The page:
Gitler, Samuel, Cohomology operations with local coefficients, Am. J. Math. 85, 156-188 (1963). ZBL0131.38006.

Essentially, $L_\rho(A,n+1)$ is the Borel construction $E\pi\times_\rho K(A,n+1)$ done with simplicial sets, so that everything is sufficiently natural (and the action of $\pi$ on $A$ gives an action of $\pi$ on $K(A,n)$ for all $n$). The path loop fibration is equivariant, giving a fibration sequence $$ K(A,n)\to E\pi\times_\rho PK(A,n+1) \to E\pi\times_\rho K(A,n+1)=L_\rho(A,n+1). $$ I would bet that fibrations over $X$ with fibre $K(A,n)$ and monodromy $\rho$ are classified by maps (Edit: from $X$) into $L_\rho(A,n+1)$ (Edit: inducing the identity on $\pi_1$) using this construction.

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    $\begingroup$ Arbitrary maps? Maybe rather only those inducing isomorphism on $\pi_1$, or something like that? $\endgroup$ – მამუკა ჯიბლაძე Jan 7 at 21:18
  • $\begingroup$ You're right, of course. For example, pulling back by the trivial map would give a fibration with trivial monodromy. In fact, the monodromy of the pullback should (I think) be the pullback of the monodromy, so we'd want the map to induce the identity on $\pi_1$; see my edit. $\endgroup$ – Mark Grant Jan 8 at 9:53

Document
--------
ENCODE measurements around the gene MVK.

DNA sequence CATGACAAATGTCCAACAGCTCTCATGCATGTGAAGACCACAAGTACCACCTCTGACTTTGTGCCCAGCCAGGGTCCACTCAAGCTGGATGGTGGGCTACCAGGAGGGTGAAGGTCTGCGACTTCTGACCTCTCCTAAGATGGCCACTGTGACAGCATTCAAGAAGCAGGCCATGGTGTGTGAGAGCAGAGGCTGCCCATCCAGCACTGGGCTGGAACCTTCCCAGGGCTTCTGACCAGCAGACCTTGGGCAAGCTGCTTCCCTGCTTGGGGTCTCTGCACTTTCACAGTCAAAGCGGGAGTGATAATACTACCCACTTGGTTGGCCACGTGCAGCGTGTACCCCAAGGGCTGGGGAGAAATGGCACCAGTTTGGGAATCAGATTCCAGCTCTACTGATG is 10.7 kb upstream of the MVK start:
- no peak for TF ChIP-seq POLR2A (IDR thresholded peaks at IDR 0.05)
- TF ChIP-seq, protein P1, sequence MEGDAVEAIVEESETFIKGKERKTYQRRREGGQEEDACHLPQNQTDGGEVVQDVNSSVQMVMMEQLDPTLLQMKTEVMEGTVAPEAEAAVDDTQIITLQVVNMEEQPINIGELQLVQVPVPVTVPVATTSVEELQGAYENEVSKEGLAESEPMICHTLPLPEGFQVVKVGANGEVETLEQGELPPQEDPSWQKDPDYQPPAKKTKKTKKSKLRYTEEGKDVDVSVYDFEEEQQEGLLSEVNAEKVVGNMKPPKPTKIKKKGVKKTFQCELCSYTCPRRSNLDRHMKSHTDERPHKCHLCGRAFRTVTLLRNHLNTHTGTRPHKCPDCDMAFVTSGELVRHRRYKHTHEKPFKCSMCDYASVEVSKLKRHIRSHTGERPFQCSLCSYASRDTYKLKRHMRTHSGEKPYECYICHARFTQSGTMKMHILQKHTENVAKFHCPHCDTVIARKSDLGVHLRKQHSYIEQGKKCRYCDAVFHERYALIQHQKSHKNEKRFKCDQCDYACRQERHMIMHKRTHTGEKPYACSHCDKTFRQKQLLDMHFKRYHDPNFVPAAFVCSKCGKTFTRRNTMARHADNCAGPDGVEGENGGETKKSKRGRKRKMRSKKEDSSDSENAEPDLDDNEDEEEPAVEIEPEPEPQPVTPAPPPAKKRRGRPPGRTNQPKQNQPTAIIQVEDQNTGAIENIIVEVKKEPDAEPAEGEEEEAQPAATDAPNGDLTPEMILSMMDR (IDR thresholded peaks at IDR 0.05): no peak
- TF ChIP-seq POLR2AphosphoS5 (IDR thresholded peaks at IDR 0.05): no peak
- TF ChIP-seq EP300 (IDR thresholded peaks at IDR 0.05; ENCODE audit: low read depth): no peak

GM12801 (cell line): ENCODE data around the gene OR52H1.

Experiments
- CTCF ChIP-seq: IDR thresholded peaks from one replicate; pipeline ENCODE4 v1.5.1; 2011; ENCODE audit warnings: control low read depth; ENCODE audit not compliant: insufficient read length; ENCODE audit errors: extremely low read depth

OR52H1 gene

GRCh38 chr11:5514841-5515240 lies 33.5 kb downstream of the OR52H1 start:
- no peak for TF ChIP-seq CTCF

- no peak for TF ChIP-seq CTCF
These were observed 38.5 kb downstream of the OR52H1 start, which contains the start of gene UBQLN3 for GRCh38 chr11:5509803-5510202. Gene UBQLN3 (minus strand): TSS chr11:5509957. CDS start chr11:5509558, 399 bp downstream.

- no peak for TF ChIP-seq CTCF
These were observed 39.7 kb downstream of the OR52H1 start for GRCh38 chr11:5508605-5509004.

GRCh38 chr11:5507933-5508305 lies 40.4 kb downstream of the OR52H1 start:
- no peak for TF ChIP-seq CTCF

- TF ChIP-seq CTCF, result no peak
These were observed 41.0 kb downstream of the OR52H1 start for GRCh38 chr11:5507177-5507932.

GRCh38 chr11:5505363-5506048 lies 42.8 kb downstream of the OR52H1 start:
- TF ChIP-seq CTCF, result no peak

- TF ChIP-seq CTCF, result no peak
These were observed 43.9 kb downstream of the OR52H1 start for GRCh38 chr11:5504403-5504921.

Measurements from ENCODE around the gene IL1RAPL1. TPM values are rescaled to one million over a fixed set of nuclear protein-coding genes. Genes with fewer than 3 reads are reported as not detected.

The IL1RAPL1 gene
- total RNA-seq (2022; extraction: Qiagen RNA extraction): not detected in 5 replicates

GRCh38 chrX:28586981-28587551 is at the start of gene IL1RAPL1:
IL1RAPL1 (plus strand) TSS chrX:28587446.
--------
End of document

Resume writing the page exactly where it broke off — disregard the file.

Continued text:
• $\begingroup$ Bertram's answer is more general, and probably does a better job of answering the quesiton asked. $\endgroup$ – Mark Grant Jan 8 at 9:54
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One place this was done but in greater generality was by Blakers, Annals of Matyh.2nd series, 49 (2) 428-461. He defines what he calls "group systems". These are now called "crossed complexes". An account is in the book Nonabelian Algebraic Topology (EMS, 2011). A particular case $C$ is where the crossed complex has $C_0$ a singleton, $C_1$ is a group, say $G$, for some $n>1$, $C_n$ is a $G$-module, and otherwise $C_n$ is trivial.

Any crossed complex $C$ has a classifying space $BC$ whose simplicial definition in the case $C_0$ is a point is due to Blakers. Any filtered space, $X_*$, and in particular any, CW-complex $X$ with skeletal filtration $X_*$, has a fundamental crossed complex $\Pi X_*$, (also due to Blakers). In particular the cubical nerve $NC$ of $C$ can be defined in dimension $n$ by $$(NC)_n = Crs(\Pi I^n_*, C), $$ where $I^n$ is the standard $n$-cube. (The simplicial version of this was published with P.J. Higgins as Math. Proc. Camb. Phil. Soc. 110 (1991) 95-120.)

(I confess I rather suspect the homotopy classification theorems of our book have to be restricted to $X$ finite dimensional or $BC$ having only a finite number of non trivial homotopy groups,)